How to Cook Good Things Good: Salmon

Here's the truth about how I cook: I love recipes, but on weeknights I rarely follow them. Most of the time I just make something naturally tasty and healthy in a very simple way and leave it at that. Jo Robinson's new book, Eating on the Wild Side, is a great resource for foods to focus on. I also like Marion Nestle's What to Eat.

I've got a handful of staples in my wheelhouse, and once I find a way of cooking something that pleases me, I stick to it. A few sweet potatoes, divided into wedges and roasted. A bunch of kale. A beautiful piece of salmon, poached.

This approach makes cooking daily much more approachable-- no directions to follow, no extra ingredients to assemble. All I need to do is master the technique once, and I can use it indefinitely.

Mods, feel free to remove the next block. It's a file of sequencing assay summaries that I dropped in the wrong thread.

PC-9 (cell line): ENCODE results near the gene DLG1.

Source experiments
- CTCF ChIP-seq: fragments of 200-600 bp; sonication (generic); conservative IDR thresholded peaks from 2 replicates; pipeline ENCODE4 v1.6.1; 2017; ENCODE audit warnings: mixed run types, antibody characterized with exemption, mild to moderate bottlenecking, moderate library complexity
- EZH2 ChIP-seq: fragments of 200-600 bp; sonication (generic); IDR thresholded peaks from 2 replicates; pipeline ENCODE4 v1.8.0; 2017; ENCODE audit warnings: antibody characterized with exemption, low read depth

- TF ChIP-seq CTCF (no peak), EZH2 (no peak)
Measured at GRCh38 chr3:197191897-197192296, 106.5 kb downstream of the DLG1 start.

Poaching is a great fallback for salmon because it's forgiving, deliciously silky, and takes 10 minutes from the start to finish. You can roast salmon, you can pan sear it, you can make it into burgers. I've done all those things. But this is my fave; I never get tired of it.


1. Set a large, shallow pan on the stove, adding  2 C water,  1/2 C white wine and a teaspoon of salt. You don't need to add anything else, but this time I also threw in a twist of lemon rind a sprig of parsley. Peppercorns, cloves, caraway seeds, garlic, orange rind or other fresh herbs would also be great. Up to you.

2.  Bring the liquid to a simmer and place the salmon in the pan. You might have to cut it into two piece to make it fit. It's ok if it's not totally submerged. Cover the pan.

3. Let the salmon cook for five minutes. Remove to a platter (I usually use a pancake flipper).

That's it. Now you can eat. A dollop of yogurt or a drizzle of good olive oil is yummy, but if you've got good fish, it's gonna taste great.

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